The post-Cold War period has ushered in a complex relationship between domestic and external affairs. Combining changes in the international arena with those occuring in American domestic politics, the security landscape has turned into a confusing and often unpredictable mosaic of conflicts, threats, humanitarian issues, human rights, refugee problems, and regional and international power projections. Complicating this landscape are the changes taking place in American demographics and public opinion about foreign involvement, conflict characteristics, and domestic priorities. Questions regarding the linkage and intermix between domestic politics and policy and national security have become clouded and undefined.
To examine these matters, a workshop in September 1992 at Cantigny, Illinois, focused on "U. S. Domestic and National Security Agendas: Into the Twenty-First Century." The workshop, conducted by the National Strategy Forum and supported by the Robert R. McCormick Tribune Foundation and the U.S. Army War College, brought together military professionals, academics, and government representatives. A series of papers were presented covering three broad areas: Domestic Issues: Shaping the National Security Agenda; The Domestic and International Security Landscapes: Contradictions and Complexities; and National Security: Into the Twenty-first Century. These papers covered subjects ranging from a study of the American economy and defense budget, arms control, and the Gulf War to the national security establishment, Total Force Policy and civil-military relations. Most of these papers have been included in this volume. In addition, the introductory chapter offers a broad landscape of the domestic and national security linkages, and the concluding chapter identifies the major themes emerging from the chapters and provides commentary about the future.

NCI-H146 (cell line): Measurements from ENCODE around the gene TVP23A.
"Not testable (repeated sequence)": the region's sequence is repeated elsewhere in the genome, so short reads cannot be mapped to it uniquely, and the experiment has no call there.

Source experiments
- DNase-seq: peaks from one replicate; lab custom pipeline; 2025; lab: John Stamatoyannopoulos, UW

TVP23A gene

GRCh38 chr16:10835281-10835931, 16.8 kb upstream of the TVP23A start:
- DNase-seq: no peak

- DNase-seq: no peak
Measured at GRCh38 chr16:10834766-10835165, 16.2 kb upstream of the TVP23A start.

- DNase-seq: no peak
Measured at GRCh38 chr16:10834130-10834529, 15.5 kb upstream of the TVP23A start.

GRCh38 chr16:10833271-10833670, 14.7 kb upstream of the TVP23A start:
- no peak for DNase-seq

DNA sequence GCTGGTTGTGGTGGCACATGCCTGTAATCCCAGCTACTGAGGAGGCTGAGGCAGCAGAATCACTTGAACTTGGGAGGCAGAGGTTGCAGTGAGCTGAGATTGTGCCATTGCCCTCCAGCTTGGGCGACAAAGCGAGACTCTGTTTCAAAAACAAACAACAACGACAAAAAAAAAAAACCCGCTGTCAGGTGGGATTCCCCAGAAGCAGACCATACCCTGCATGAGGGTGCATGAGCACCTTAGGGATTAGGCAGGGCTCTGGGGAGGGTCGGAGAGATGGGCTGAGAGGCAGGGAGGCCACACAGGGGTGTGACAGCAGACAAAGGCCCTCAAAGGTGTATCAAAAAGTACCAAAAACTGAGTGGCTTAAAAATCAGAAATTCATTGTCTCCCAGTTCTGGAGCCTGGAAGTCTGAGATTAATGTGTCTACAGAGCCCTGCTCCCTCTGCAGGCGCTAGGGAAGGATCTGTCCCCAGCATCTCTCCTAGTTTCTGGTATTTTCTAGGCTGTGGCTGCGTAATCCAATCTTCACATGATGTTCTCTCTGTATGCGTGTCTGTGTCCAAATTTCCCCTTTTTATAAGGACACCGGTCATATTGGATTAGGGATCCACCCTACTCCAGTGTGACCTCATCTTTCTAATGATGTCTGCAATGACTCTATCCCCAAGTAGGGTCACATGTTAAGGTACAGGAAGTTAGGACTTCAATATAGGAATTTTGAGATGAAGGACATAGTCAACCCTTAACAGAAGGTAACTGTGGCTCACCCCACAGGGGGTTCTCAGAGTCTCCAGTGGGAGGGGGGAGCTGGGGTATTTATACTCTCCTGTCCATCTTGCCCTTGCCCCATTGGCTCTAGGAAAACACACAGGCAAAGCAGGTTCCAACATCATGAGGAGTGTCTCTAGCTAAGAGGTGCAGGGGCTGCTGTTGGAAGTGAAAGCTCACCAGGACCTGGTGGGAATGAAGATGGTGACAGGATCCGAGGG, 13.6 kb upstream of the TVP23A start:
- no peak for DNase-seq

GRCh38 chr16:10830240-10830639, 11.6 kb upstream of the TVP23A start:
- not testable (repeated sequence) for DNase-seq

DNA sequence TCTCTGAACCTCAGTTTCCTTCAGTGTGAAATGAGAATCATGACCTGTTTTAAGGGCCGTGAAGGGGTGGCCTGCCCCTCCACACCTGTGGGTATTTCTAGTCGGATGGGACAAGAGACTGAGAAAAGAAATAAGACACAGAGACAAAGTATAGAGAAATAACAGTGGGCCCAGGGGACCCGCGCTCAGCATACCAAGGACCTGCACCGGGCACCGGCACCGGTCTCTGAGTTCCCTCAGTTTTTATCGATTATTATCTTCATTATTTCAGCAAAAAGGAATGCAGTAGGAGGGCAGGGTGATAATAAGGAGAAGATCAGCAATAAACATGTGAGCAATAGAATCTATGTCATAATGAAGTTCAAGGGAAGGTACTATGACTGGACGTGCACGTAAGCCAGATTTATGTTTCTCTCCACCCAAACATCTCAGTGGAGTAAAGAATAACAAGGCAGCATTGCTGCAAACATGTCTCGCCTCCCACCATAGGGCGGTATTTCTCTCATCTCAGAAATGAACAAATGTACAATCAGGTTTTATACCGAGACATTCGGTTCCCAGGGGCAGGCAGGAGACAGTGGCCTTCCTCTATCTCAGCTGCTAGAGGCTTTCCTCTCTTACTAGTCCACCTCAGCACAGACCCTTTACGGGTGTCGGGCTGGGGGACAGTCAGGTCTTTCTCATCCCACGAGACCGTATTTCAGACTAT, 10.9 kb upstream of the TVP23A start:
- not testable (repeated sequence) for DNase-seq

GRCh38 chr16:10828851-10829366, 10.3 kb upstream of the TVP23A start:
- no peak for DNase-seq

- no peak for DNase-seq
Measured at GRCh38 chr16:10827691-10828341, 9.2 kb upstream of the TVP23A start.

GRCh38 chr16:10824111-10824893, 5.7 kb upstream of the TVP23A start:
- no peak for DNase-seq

No attempt has been made by the editors to structure or reshape the papers to fit a particular theme or format. We believe that each author brings